FG approves consultant to collect non-oil sector taxes
The Federal Executive Council (FEC) on Wednesday approved the engagement of a consultant to provide technical support in the collection of taxes and revenues in the non-oil sector.
The Minister of Finance, Dr Ngozi Okonjo-Iweala, disclosed this after the FEC meeting presided over by President Goodluck Jonathan at the State House in Abuja.
Okonjo-Iweala said the consultant, Messrs Mckinsey and Company, would provide technical support and capacity building to the Federal Inland Revenue Services (FIRS) for non-oil revenue enhancement.
She explained that the approval was meant to engage in revenue drive outside the oil sector for the development of the country.
The minister said FIRS collected N1.8 trillion as non-oil revenue in 2012 while the target for 2014 is N2.2 trillion.
She added that with the services of the consultant, it was expected that the 2014 target would increase by N75 billion, bringing it to N2.95 trillion.
“We feel we have to do this because the administration aims to strengthen the base of economy through diversification to others sector which appear to be yielding fruits.
“There is the need to strengthen our tax system to be able to do better. Nigeria's tax to GDP ratio is relatively low at 7 per cent compared to other countries.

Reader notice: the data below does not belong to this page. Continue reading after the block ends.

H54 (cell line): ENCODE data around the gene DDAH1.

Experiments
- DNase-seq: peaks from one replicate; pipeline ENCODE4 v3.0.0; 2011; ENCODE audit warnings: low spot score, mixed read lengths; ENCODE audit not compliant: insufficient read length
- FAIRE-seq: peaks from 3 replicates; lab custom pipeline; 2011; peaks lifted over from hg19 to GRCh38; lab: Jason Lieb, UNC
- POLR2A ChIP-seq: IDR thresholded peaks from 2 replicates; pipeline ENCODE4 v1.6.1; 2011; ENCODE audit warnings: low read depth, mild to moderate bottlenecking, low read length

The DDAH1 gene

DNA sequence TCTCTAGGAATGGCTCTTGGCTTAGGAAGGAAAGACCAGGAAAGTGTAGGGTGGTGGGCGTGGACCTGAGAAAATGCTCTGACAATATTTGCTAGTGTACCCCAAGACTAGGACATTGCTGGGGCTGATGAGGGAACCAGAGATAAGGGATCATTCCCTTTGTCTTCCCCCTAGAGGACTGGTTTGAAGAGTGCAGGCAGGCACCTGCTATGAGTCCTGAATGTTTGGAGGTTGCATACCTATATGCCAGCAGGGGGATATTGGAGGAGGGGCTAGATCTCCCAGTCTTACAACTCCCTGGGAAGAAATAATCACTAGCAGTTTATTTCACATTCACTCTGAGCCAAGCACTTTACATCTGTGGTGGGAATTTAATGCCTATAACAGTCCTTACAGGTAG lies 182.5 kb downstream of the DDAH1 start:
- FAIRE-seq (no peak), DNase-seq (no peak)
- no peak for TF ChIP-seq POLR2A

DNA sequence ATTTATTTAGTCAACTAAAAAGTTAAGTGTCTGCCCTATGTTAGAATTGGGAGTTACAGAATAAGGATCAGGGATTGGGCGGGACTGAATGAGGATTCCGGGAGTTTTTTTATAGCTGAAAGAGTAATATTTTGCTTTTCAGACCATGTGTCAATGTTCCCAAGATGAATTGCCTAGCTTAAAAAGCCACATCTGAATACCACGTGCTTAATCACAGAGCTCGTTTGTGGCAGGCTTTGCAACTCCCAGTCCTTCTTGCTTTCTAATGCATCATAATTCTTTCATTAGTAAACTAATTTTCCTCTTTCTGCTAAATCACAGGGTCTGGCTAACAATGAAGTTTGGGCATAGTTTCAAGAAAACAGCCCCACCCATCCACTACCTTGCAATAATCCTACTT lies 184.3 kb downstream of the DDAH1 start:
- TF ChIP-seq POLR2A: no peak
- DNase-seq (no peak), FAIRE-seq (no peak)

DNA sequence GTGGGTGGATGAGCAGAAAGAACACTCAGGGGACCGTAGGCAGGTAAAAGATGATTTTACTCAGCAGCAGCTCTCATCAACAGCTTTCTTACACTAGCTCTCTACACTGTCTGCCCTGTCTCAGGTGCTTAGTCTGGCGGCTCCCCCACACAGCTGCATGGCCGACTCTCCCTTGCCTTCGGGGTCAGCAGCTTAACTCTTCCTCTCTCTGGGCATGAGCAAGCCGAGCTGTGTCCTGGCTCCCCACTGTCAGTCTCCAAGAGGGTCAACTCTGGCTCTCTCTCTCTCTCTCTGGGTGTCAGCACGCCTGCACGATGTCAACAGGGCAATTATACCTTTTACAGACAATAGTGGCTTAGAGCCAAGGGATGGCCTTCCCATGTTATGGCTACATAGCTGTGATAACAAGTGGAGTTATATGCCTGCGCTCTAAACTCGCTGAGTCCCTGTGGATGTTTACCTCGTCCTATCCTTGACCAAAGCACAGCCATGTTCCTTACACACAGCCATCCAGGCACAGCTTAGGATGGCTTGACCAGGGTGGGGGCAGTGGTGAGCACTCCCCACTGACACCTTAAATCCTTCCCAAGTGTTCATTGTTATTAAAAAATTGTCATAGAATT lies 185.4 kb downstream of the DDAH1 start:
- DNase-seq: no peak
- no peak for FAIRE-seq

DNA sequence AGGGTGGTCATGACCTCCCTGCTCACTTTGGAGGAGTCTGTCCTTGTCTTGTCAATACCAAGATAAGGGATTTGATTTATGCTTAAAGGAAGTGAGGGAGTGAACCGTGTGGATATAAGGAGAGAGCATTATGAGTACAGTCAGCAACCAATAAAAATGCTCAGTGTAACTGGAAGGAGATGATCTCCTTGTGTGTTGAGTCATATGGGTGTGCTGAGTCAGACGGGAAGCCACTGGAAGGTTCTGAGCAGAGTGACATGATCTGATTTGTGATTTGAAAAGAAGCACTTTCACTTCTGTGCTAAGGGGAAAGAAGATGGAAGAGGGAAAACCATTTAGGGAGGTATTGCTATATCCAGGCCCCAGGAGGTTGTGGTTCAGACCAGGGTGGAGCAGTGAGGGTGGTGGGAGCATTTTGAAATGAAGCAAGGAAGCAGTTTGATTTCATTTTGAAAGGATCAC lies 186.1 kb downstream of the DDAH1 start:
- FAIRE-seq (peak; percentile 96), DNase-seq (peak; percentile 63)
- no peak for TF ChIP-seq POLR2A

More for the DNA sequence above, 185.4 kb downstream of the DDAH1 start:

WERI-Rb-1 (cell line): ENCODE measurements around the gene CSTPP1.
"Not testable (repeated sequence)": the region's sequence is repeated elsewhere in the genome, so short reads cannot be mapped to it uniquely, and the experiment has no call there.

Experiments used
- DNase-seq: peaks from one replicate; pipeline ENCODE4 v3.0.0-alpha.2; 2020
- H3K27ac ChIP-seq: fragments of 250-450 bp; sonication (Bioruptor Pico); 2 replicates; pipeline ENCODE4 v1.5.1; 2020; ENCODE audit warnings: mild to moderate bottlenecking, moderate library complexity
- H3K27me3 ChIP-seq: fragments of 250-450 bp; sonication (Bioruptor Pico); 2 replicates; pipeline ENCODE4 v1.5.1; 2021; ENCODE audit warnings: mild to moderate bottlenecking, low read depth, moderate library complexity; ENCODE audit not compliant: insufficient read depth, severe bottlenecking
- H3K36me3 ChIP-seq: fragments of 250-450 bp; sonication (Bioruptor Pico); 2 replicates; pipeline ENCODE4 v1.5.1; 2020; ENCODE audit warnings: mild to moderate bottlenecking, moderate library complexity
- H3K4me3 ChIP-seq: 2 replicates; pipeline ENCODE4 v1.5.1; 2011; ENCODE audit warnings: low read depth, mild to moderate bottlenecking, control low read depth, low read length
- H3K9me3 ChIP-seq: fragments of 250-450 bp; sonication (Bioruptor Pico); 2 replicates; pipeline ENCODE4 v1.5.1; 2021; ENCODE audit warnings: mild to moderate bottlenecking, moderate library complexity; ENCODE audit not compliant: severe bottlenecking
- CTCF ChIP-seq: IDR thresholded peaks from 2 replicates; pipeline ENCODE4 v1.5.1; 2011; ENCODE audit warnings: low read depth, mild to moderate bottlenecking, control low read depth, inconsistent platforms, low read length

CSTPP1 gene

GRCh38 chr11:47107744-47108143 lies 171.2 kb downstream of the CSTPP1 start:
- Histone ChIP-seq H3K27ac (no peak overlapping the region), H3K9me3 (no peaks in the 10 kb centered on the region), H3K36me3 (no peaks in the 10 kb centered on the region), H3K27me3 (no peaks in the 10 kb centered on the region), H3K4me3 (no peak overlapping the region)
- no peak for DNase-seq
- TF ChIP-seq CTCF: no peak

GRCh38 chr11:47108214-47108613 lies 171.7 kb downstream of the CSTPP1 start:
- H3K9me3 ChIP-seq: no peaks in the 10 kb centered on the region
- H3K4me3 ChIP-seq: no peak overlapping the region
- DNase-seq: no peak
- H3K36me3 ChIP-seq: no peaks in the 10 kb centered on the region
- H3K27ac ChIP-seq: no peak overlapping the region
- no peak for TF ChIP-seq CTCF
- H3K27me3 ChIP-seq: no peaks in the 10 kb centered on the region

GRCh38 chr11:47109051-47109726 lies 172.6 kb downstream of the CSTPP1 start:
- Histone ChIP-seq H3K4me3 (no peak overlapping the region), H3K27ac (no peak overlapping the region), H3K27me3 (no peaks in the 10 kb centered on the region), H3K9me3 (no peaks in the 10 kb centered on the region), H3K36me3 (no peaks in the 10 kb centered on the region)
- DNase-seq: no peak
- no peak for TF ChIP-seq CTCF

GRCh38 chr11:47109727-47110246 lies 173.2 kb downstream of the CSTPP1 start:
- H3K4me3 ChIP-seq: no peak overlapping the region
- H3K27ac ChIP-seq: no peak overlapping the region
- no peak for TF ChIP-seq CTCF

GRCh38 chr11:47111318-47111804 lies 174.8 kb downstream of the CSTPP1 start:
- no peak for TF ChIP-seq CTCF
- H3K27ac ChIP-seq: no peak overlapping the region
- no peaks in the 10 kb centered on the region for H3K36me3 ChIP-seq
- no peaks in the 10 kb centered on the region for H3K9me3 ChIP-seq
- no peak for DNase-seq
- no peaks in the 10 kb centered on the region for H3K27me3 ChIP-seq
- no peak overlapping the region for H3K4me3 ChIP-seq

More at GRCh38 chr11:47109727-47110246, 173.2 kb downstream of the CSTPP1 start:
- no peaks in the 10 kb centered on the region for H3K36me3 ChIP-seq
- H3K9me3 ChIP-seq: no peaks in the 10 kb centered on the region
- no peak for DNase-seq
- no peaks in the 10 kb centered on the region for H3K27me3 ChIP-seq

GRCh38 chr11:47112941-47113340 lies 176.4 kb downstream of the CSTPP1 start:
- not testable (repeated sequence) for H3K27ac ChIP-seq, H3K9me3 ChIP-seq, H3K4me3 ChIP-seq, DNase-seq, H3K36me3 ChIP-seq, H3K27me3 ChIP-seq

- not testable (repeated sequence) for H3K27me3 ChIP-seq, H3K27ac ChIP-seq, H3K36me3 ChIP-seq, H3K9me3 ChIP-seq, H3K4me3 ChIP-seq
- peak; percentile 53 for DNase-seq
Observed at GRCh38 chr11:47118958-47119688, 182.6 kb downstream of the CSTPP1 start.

“Our aim is to move it from 7 per cent to about 22 per cent over time in the medium term.
“We are hoping that over the period of five years, we will move gradually to this ratio.
“We want to do that through blocking all the loopholes and the leakages in our tax collection'', she said.
The minister said the consultant was well known and had assisted South Africa and Angola in improving their tax revenue base.
She said the FIRS had earlier engaged the services of the company to diagnose the Nigerian tax system and came up with findings that led to the contract.
She said the consultant found out that about 65 per cent of registered tax payers had not filed returns in the past two years.
“Similarly, 75 per cent of medium and small businesses have not registered in the tax system. There are those that registered but are not paying tax.
“They found that about 30 per cent of the companies operating under pioneer status abuse those incentives and used that to evade tax.
“There are also considerable tax arrears and debts to collect on old taxes'', she said.
Okonjo-Iweala said the consultant suggested certain steps the FIRS should take to improve revenue base.
The steps, according to the minister included; audit and tax filing enforcement, review of tax holidays and exemptions and tax arrears and debt enforcement.
Other steps included increased registration of companies, tax drive on evasive businesses and improved external communication so that people would know their obligations and civic responsibilities.
“On the basis of the diagnosis, they were invited to support the FIRS to see if we could get a target to increase the non-oil tax collection over the next 12 months, basically over 2014'', she said.
Okonjo-Iweala said “the contract sum due to the consultant is N1.4 billion inclusive of all taxes equivalent to 8.75 million dollars for twelve months.''